admin On marzo - 9 - 2013

Interview by Chiara Spagnoli Gabardi


Picture yourself on a boat on the Amstel, traversing a world populated by cheerful strange creatures, through a stylised scenery, defined by clear shapes, bright colours and strong black, lines. Welcome to the visionary realm depicted by the Dutch artist, Jacqueline Schäfer.

Her paintings, silkscreens and sculptures are currently at the Milan Affordable Art Fair, from the 7th of March through to the 10th, and are represented by the Art Shop Gallery, based in Amsterdam.


How did you start off as an artist?

My father was an artist, when he stopped working as an art director he started painting and making sculptures. I’m the youngest of five and he always taught us how to draw and paint, we were all inspired to be creative at a young age. It’s something I always liked to do and when I was 21 I thought I wanted to do it professionally, so I went to the Modern Art Academy in Amsterdam for five years. It was very frustrating for the first four years since I was used to doing still lives, and they pushed me to do abstract works to find my own creativity. I was forced to search for my personal way of expression and that’s where I found my own style, that represents me today.

What metaphors hide behind your shapes, colours and forms?

The birds are thoughts and wishes. The red bird symbolises passion. A blue bird stands for melancholia. The ‘Vreemde Vogels’, Strange Birds, paraphrase the peculiar and wacky individuals; I like people who are somehow strange birds. Personally I feel I fit in, in a way, although I may be strange in having placed my art as the central core of my life. But each person has a different road, each bird has a different flying direction. The important thing is to find your way, that is what brings happiness. I just have to sit behind my easel and I can work for twenty-four hours, I’m my own boss and I feel blessed to have the freedom to dispose of my time.

Are there any artists who have inspired your style?

Mirò, Picasso, my father collected Japanese prints and my brothers were very much into comics and my ancestors were originally from Indonesia – my parents were born there since it was a Dutch colony – the Balinese art is with the black outlines, so all of these things I absorbed during my childhood produced my style today. It also mirrors my personality: I like to control things even in my own life, everything is very defined, I’m very meticulous. Also my paintings have to be tidy and orderly.

Is this the first time your work is in Milan?

Yes it’s my first time here, but as for my Strange Birds Sculptures they were here in the previous Affordable Art Fair edition. My works have been also in the Affordable Art Fairs in Amsterdam, Brussels, Stockholm also in New York. My birds somehow explore new artistic territories for me.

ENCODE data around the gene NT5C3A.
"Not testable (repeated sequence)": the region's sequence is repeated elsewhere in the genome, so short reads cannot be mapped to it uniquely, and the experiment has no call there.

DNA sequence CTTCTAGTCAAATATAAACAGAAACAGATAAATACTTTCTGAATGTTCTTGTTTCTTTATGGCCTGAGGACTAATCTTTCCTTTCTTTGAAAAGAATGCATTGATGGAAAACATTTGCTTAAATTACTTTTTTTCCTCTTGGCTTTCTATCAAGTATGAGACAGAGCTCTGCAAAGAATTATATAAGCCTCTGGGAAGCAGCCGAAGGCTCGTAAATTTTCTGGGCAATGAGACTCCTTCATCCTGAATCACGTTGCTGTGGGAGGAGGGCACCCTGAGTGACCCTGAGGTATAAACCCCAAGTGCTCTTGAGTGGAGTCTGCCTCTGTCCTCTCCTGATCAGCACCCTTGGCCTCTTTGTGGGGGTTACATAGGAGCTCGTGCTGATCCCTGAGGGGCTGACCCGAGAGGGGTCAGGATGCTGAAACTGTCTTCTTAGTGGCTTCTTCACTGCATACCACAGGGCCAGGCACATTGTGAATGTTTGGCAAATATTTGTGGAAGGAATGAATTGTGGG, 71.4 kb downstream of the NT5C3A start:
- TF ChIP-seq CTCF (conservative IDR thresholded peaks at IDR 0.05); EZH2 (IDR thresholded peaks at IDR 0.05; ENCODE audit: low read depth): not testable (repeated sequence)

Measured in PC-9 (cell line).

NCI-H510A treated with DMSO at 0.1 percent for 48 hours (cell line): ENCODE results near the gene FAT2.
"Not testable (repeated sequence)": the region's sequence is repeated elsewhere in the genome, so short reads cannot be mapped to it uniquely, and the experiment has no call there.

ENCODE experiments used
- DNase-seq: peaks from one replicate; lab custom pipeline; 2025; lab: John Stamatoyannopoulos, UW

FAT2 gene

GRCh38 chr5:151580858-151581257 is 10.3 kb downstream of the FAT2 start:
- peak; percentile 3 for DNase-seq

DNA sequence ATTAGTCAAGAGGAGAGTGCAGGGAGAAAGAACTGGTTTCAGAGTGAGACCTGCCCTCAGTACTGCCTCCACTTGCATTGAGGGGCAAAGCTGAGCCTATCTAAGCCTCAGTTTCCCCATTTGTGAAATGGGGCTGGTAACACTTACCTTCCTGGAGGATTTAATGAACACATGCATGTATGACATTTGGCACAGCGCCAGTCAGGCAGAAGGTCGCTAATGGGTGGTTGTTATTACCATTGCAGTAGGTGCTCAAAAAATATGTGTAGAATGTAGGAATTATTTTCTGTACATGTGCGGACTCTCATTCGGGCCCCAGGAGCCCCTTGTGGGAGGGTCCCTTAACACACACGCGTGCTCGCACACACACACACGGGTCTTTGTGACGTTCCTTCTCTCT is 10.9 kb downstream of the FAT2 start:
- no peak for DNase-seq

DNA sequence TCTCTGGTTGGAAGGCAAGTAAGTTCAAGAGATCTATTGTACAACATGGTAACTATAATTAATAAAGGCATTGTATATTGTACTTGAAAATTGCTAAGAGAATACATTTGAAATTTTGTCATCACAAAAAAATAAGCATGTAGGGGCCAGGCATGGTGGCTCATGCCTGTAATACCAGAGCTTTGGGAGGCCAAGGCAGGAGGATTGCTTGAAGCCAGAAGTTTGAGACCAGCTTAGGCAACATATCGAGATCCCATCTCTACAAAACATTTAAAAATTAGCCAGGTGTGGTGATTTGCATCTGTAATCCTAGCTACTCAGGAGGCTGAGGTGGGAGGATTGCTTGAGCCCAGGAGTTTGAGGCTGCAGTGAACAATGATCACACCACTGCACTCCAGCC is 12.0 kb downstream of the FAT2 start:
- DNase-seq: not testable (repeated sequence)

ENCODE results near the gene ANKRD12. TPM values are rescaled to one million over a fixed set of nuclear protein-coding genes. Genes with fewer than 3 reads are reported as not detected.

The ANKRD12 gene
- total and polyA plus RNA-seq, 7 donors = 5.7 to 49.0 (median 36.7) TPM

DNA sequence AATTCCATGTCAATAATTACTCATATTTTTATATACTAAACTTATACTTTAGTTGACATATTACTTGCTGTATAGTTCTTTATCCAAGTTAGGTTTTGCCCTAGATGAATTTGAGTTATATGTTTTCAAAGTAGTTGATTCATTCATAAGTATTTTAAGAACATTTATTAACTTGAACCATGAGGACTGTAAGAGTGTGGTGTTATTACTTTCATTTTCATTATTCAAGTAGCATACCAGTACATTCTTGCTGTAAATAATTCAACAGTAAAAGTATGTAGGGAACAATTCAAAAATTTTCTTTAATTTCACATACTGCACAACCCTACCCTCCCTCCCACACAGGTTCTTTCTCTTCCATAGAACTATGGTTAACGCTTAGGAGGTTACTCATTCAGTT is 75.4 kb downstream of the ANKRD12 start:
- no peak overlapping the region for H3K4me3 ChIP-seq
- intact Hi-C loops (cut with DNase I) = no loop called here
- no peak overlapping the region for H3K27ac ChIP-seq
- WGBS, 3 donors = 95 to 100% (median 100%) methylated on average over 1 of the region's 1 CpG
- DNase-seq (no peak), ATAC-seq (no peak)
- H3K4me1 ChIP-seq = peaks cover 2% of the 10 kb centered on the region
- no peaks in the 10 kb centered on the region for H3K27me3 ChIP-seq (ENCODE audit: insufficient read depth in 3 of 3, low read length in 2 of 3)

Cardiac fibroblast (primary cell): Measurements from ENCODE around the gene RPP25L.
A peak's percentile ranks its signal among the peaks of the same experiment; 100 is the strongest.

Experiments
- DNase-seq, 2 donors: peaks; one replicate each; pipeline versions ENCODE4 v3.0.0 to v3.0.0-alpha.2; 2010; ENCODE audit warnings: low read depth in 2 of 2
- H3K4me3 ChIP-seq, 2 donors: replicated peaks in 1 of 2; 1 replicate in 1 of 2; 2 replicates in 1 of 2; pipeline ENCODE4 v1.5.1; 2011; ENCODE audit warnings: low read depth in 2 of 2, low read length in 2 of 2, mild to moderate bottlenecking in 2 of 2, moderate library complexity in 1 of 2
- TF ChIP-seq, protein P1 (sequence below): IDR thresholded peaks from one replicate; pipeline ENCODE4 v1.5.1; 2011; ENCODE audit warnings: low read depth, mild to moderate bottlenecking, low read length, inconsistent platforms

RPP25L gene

When did you start moving from the canvas to sculpture?

In 2004, I felt the urge of something three-dimensional, that I could touch. I transposed my canvasses into clay, moulding, painting, using synthetic resin. The Art Shop Gallery was very supportive and suggested I made limited editions. We tried that and it was a great success. I started with birds and eventually through the years I made cactuses, cows and ‘The Dream’, a sculpture of the serene face of a sleeping woman.


When did you first get in touch with the Art Shop Gallery?

I finished the Academy in 1989 and ever since then I was working for assignments I had for books and magazines, but the paintings I always kept for myself. You become very vulnerable as an artist, but then I started exhibiting in little restaurants, when people asked me to. I was never the artist willing to show off her work, but people asked me and the reactions were great, people were enthusiastic, they bought my paintings, so I decided the time had come to try the gallery scene. In 2003 a friend of mine told me of a new gallery in Amsterdam, managed by two young men, so I went to the Art Shop Gallery with my best portfolio and they liked my work. They tried exhibiting two of my paintings in their branch gallery in Leiden and both were sold. Ever since then they buy my works and sell them to collectors and other galleries.

After the Affordable Art Fair in Milan, what are the next projects and destinations?

We’ll go to the Affordable Art Fair in Sweden, I have a few assignments for large paintings, and I’m going to make new sculptures. I’m going to be developing more human faces. I also work on commission when people demand something attaining to my style. I found my artistic mode of expression and life becomes so much easier when you stick to the portrayal of your world. I found myself and got emancipated from the days in which I felt I had to please my teachers at the Academy.

How do you relate to the public’s feedback?

I’m very sensitive about impressions. The media reports many bad things happening in the world and if I manage to give a moment of bliss to myself and to those who take delight in watching it, all the better. Out of all my work I try to project a clear and positive love for life in a complex modern world. I strongly believe that art therapy is always effective.



Leave a Reply

You must be logged in to post a comment.